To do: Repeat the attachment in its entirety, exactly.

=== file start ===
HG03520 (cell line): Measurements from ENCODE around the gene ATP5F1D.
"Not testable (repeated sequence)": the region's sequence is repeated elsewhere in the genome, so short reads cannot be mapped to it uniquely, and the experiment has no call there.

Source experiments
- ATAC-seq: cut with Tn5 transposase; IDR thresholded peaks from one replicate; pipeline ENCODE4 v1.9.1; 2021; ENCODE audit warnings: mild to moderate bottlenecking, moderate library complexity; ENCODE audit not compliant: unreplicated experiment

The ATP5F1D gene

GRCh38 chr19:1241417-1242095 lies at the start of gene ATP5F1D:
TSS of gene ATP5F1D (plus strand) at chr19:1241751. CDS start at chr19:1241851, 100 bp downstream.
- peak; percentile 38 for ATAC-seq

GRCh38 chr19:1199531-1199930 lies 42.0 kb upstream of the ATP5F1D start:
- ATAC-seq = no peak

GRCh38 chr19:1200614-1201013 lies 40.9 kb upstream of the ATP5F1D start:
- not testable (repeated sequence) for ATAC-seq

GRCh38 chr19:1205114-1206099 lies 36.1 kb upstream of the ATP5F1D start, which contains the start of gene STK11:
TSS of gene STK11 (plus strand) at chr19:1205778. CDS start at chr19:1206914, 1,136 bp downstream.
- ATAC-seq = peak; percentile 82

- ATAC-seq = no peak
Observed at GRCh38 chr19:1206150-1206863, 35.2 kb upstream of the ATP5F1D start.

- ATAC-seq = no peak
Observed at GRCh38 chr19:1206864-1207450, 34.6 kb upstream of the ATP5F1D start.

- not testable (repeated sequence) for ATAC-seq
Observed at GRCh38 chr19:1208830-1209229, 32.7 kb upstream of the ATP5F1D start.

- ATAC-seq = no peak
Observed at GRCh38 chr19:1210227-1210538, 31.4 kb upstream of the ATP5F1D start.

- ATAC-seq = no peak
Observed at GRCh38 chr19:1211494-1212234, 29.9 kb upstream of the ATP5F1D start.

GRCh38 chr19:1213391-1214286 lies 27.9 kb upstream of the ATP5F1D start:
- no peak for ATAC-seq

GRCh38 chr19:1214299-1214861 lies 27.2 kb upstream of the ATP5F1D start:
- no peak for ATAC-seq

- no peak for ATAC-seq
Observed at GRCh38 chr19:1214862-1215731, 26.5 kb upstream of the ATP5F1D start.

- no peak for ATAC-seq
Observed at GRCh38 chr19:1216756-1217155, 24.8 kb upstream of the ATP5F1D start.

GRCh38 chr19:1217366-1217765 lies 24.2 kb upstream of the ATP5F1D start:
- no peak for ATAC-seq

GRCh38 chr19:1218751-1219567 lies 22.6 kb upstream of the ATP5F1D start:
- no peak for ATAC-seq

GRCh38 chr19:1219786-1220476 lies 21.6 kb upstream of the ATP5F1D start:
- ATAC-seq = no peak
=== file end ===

HG03520 (cell line): Measurements from ENCODE around the gene ATP5F1D.
"Not testable (repeated sequence)": the region's sequence is repeated elsewhere in the genome, so short reads cannot be mapped to it uniquely, and the experiment has no call there.

Source experiments
- ATAC-seq: cut with Tn5 transposase; IDR thresholded peaks from one replicate; pipeline ENCODE4 v1.9.1; 2021; ENCODE audit warnings: mild to moderate bottlenecking, moderate library complexity; ENCODE audit not compliant: unreplicated experiment

The ATP5F1D gene

GRCh38 chr19:1241417-1242095 lies at the start of gene ATP5F1D:
TSS of gene ATP5F1D (plus strand) at chr19:1241751. CDS start at chr19:1241851, 100 bp downstream.
- peak; percentile 38 for ATAC-seq

GRCh38 chr19:1199531-1199930 lies 42.0 kb upstream of the ATP5F1D start:
- ATAC-seq = no peak

GRCh38 chr19:1200614-1201013 lies 40.9 kb upstream of the ATP5F1D start:
- not testable (repeated sequence) for ATAC-seq

GRCh38 chr19:1205114-1206099 lies 36.1 kb upstream of the ATP5F1D start, which contains the start of gene STK11:
TSS of gene STK11 (plus strand) at chr19:1205778. CDS start at chr19:1206914, 1,136 bp downstream.
- ATAC-seq = peak; percentile 82

- ATAC-seq = no peak
Observed at GRCh38 chr19:1206150-1206863, 35.2 kb upstream of the ATP5F1D start.

- ATAC-seq = no peak
Observed at GRCh38 chr19:1206864-1207450, 34.6 kb upstream of the ATP5F1D start.

- not testable (repeated sequence) for ATAC-seq
Observed at GRCh38 chr19:1208830-1209229, 32.7 kb upstream of the ATP5F1D start.

- ATAC-seq = no peak
Observed at GRCh38 chr19:1210227-1210538, 31.4 kb upstream of the ATP5F1D start.

- ATAC-seq = no peak
Observed at GRCh38 chr19:1211494-1212234, 29.9 kb upstream of the ATP5F1D start.

GRCh38 chr19:1213391-1214286 lies 27.9 kb upstream of the ATP5F1D start:
- no peak for ATAC-seq

GRCh38 chr19:1214299-1214861 lies 27.2 kb upstream of the ATP5F1D start:
- no peak for ATAC-seq

- no peak for ATAC-seq
Observed at GRCh38 chr19:1214862-1215731, 26.5 kb upstream of the ATP5F1D start.

- no peak for ATAC-seq
Observed at GRCh38 chr19:1216756-1217155, 24.8 kb upstream of the ATP5F1D start.

GRCh38 chr19:1217366-1217765 lies 24.2 kb upstream of the ATP5F1D start:
- no peak for ATAC-seq

GRCh38 chr19:1218751-1219567 lies 22.6 kb upstream of the ATP5F1D start:
- no peak for ATAC-seq

GRCh38 chr19:1219786-1220476 lies 21.6 kb upstream of the ATP5F1D start:
- ATAC-seq = no peak